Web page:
Visions of a Violent Chicago: A Reading of Early20th Century Sociology
24 Pages Posted: 6 Aug 2016
Date Written: June 23, 2016
Early 20th century Chicago residents witnessed a massive in-migration of foreign-born immigrants and black Americans. These migrants settled among friends and family in urban Chicago. Their number expanded and they dispersed across urban neighborhoods where they were met with aggression and violence incited by Chicago’s native white population. The sociologists of that era linked those migrant-borne communities with poverty and crime. This article is a synchronic account of the intellectual perspectives of early 20th century sociologists that attempted to explain aggression in Chicago with of some of the most prominent theories. The work of Frederick Thrasher merits special attention. Thrasher created a subtle explanatory theory that links the effect of cultures in close proximity, acculturation, and crime. Other researchers of the early 20th century approached crime and poverty in ways that clearly show the blinders placed upon research by the bigotries of the time. This article concludes its reading of the early 20th century sociology of crime in Chicago by examining the place of gangs within that body of work. An explanation of the scholarly machinations that transformed these synchronic theories into a diachronic progression of sociological theories of poverty and crime was not our intention nor do we suggest that these synchronic theories of nearly a century ago can account for modern violence in Chicago.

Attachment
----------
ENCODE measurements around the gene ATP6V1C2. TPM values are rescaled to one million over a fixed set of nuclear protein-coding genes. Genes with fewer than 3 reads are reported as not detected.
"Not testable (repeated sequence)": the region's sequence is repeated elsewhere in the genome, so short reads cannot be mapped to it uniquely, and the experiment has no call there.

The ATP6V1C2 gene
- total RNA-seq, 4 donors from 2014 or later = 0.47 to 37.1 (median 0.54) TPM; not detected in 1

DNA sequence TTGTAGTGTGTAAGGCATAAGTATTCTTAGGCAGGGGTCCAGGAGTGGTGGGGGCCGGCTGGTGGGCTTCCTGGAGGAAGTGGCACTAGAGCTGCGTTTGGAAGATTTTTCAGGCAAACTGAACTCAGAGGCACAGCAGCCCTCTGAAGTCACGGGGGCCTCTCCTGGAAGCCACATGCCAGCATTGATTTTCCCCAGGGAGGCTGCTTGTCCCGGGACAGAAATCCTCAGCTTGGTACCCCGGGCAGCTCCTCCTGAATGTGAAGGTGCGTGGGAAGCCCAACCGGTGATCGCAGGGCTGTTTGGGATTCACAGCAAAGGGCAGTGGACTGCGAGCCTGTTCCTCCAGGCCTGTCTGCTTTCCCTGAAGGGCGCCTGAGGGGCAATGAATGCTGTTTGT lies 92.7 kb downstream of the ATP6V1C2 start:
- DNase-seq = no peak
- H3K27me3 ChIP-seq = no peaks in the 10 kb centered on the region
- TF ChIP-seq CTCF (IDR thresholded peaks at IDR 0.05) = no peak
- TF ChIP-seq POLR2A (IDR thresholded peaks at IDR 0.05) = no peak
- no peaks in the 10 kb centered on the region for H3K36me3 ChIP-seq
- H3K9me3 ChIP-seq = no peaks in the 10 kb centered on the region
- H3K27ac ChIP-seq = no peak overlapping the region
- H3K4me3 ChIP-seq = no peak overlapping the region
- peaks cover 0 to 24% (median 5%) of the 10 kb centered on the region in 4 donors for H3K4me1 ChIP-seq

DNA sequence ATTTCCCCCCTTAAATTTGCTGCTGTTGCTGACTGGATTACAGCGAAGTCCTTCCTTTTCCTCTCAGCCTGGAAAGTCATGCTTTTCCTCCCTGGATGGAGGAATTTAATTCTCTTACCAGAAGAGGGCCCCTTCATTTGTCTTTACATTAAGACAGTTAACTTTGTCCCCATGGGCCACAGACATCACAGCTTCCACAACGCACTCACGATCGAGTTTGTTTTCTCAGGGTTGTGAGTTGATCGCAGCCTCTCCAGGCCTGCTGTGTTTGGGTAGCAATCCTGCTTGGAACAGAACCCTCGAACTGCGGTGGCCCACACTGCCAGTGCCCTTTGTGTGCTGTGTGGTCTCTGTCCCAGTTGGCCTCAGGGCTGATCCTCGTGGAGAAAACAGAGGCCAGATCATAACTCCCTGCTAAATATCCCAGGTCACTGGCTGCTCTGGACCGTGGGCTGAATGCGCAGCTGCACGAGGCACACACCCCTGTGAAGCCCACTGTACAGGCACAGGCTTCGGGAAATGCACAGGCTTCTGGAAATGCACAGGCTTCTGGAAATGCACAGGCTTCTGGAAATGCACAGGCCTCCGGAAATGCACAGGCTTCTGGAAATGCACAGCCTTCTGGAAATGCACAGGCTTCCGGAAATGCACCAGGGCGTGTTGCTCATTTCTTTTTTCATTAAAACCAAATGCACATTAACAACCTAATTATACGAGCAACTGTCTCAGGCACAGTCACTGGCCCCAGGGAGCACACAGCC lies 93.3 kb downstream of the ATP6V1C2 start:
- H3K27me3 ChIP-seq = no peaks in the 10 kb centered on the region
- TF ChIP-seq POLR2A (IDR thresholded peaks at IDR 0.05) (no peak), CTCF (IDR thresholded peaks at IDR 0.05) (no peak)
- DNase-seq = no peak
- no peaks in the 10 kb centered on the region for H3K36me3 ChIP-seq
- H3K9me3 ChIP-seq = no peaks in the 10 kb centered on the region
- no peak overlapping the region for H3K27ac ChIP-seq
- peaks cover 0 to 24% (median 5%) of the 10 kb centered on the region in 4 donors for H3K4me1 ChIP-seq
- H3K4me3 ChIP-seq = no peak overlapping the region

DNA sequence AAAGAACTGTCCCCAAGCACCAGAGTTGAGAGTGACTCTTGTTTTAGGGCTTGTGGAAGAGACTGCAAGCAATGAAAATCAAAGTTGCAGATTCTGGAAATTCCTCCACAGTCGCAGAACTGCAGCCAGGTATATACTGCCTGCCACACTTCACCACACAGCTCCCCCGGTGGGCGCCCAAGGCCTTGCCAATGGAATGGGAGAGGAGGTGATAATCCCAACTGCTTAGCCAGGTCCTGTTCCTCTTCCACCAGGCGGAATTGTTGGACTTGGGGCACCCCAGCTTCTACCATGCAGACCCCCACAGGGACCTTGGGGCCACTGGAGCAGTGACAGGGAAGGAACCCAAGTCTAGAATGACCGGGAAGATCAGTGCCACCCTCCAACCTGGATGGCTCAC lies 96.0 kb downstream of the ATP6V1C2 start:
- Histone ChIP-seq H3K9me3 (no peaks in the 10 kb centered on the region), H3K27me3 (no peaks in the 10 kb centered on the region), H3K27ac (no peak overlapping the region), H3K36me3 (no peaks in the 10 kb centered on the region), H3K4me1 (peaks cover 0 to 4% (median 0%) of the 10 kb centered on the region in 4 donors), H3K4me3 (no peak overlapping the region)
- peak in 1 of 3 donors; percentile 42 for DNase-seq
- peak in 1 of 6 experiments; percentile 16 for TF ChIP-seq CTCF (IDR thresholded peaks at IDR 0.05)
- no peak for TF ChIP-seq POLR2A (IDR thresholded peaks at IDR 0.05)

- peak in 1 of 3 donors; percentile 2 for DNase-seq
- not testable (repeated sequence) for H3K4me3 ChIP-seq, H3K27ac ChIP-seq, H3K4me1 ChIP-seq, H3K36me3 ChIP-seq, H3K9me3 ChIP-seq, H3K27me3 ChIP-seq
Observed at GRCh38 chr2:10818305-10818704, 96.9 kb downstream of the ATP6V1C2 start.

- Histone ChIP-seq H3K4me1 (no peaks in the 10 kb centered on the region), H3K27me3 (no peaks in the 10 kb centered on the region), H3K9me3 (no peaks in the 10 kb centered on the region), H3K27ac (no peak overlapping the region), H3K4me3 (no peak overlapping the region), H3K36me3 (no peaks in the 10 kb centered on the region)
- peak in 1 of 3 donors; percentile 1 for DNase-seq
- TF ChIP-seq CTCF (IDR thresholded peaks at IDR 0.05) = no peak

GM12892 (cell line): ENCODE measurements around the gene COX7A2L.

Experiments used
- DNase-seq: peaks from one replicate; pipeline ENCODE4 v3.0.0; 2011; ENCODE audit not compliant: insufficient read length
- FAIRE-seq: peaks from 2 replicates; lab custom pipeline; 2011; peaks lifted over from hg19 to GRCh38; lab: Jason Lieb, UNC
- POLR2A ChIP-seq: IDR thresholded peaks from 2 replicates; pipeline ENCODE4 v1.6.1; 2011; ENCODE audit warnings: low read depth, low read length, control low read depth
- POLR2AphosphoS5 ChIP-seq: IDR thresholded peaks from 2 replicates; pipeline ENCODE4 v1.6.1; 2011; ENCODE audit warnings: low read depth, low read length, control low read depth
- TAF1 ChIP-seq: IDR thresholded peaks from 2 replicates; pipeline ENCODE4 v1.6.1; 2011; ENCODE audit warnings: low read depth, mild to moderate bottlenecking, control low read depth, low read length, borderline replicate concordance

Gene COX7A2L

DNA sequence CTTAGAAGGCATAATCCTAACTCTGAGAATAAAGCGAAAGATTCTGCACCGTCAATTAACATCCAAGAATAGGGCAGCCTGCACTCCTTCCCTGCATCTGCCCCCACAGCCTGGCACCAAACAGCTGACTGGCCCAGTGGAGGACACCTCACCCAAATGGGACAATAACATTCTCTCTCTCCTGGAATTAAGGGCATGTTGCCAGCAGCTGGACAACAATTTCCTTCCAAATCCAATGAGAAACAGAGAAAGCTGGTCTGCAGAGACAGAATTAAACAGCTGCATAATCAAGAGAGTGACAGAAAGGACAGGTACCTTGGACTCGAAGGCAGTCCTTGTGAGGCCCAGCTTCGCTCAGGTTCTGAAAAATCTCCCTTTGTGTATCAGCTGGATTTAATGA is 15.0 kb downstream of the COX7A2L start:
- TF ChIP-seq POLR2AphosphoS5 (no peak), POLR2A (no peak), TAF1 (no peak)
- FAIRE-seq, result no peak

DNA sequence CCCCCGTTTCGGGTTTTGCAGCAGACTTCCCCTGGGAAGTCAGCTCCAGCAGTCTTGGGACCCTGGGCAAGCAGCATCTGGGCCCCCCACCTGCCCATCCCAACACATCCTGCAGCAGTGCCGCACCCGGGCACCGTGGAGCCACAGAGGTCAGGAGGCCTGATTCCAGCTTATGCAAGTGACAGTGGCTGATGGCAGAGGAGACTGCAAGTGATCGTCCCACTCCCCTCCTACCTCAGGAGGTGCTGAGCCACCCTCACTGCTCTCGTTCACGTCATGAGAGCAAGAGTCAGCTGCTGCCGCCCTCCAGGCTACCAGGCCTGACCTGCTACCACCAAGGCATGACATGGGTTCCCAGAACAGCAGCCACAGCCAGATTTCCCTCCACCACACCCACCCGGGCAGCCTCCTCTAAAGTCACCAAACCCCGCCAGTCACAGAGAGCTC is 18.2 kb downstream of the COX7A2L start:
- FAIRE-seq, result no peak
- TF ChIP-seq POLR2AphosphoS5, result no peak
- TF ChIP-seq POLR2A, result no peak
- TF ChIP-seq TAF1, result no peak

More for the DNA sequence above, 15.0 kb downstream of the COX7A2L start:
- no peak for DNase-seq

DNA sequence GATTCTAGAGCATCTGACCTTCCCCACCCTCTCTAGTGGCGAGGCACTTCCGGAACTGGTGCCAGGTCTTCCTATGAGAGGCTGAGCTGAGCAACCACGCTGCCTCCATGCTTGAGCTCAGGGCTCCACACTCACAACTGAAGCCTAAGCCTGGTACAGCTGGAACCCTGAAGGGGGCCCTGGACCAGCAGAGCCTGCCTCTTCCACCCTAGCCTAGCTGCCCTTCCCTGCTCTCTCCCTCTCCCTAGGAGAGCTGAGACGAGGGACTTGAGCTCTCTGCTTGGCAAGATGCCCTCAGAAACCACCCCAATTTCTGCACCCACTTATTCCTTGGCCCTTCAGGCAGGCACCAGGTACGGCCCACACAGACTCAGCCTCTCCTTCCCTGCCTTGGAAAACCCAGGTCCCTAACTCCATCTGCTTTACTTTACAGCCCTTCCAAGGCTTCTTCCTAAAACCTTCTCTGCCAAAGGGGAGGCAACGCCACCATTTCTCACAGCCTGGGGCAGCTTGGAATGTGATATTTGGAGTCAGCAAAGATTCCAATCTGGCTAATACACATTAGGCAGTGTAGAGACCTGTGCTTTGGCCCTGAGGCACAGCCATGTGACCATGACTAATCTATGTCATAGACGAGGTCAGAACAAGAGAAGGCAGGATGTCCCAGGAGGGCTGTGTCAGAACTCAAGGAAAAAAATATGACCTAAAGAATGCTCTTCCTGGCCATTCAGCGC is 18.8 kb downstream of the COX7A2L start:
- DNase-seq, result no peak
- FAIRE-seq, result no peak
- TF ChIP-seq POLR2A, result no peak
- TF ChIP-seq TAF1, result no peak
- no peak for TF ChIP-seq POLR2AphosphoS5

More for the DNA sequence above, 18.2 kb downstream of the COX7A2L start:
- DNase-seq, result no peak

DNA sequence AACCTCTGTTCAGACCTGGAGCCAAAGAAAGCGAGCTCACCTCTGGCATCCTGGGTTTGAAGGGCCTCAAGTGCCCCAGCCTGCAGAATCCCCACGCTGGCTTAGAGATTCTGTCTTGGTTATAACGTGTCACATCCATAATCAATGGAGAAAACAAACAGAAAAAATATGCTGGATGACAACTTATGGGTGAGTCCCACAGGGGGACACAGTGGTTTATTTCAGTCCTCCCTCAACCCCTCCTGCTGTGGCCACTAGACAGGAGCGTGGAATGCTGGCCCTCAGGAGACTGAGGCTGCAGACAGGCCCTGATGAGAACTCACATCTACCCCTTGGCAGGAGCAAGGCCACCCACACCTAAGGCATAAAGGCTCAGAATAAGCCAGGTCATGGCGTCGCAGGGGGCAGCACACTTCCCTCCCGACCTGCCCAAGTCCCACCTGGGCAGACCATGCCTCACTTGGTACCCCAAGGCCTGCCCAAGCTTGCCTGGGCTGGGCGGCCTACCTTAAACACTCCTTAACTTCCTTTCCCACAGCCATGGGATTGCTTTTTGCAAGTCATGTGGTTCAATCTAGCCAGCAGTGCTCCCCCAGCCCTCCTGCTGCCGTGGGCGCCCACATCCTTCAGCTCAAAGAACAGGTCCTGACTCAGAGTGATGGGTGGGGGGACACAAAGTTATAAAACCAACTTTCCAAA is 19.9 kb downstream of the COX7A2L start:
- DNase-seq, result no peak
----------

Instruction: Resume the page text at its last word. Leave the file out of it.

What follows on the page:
Keywords: Antagonistic acculturation, culture contact
Suggested Citation: Suggested Citation